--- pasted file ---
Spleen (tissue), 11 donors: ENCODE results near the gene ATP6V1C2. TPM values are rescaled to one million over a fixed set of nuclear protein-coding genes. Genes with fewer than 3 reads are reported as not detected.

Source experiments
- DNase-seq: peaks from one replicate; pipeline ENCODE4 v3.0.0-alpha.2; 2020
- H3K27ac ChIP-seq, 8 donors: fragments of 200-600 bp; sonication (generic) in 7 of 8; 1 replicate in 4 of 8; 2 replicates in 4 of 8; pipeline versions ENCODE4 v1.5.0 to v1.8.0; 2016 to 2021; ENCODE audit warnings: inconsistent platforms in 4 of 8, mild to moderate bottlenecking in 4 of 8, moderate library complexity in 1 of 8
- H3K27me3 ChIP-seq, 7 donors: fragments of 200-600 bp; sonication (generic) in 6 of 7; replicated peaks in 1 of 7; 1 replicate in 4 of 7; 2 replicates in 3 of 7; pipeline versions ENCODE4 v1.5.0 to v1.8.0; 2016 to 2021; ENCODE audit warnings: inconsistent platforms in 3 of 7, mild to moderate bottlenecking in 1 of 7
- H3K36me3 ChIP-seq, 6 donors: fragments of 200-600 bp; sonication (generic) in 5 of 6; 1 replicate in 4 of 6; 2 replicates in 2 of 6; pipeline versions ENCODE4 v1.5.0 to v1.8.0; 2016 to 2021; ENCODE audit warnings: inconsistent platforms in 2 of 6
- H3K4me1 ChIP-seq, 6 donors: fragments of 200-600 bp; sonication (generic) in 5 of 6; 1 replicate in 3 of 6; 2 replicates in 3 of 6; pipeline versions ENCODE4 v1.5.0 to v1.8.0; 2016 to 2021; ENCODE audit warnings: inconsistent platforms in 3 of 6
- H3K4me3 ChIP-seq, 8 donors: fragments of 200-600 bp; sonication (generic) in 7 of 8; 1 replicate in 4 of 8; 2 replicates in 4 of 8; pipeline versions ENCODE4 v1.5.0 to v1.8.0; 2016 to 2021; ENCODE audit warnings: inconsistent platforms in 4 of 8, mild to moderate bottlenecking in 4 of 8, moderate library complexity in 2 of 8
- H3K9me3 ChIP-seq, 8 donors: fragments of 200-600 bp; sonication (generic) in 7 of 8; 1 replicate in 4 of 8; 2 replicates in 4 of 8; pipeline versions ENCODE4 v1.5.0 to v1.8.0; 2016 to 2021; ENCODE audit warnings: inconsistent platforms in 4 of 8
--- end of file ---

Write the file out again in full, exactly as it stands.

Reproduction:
Spleen (tissue), 11 donors: ENCODE results near the gene ATP6V1C2. TPM values are rescaled to one million over a fixed set of nuclear protein-coding genes. Genes with fewer than 3 reads are reported as not detected.

Source experiments
- DNase-seq: peaks from one replicate; pipeline ENCODE4 v3.0.0-alpha.2; 2020
- H3K27ac ChIP-seq, 8 donors: fragments of 200-600 bp; sonication (generic) in 7 of 8; 1 replicate in 4 of 8; 2 replicates in 4 of 8; pipeline versions ENCODE4 v1.5.0 to v1.8.0; 2016 to 2021; ENCODE audit warnings: inconsistent platforms in 4 of 8, mild to moderate bottlenecking in 4 of 8, moderate library complexity in 1 of 8
- H3K27me3 ChIP-seq, 7 donors: fragments of 200-600 bp; sonication (generic) in 6 of 7; replicated peaks in 1 of 7; 1 replicate in 4 of 7; 2 replicates in 3 of 7; pipeline versions ENCODE4 v1.5.0 to v1.8.0; 2016 to 2021; ENCODE audit warnings: inconsistent platforms in 3 of 7, mild to moderate bottlenecking in 1 of 7
- H3K36me3 ChIP-seq, 6 donors: fragments of 200-600 bp; sonication (generic) in 5 of 6; 1 replicate in 4 of 6; 2 replicates in 2 of 6; pipeline versions ENCODE4 v1.5.0 to v1.8.0; 2016 to 2021; ENCODE audit warnings: inconsistent platforms in 2 of 6
- H3K4me1 ChIP-seq, 6 donors: fragments of 200-600 bp; sonication (generic) in 5 of 6; 1 replicate in 3 of 6; 2 replicates in 3 of 6; pipeline versions ENCODE4 v1.5.0 to v1.8.0; 2016 to 2021; ENCODE audit warnings: inconsistent platforms in 3 of 6
- H3K4me3 ChIP-seq, 8 donors: fragments of 200-600 bp; sonication (generic) in 7 of 8; 1 replicate in 4 of 8; 2 replicates in 4 of 8; pipeline versions ENCODE4 v1.5.0 to v1.8.0; 2016 to 2021; ENCODE audit warnings: inconsistent platforms in 4 of 8, mild to moderate bottlenecking in 4 of 8, moderate library complexity in 2 of 8
- H3K9me3 ChIP-seq, 8 donors: fragments of 200-600 bp; sonication (generic) in 7 of 8; 1 replicate in 4 of 8; 2 replicates in 4 of 8; pipeline versions ENCODE4 v1.5.0 to v1.8.0; 2016 to 2021; ENCODE audit warnings: inconsistent platforms in 4 of 8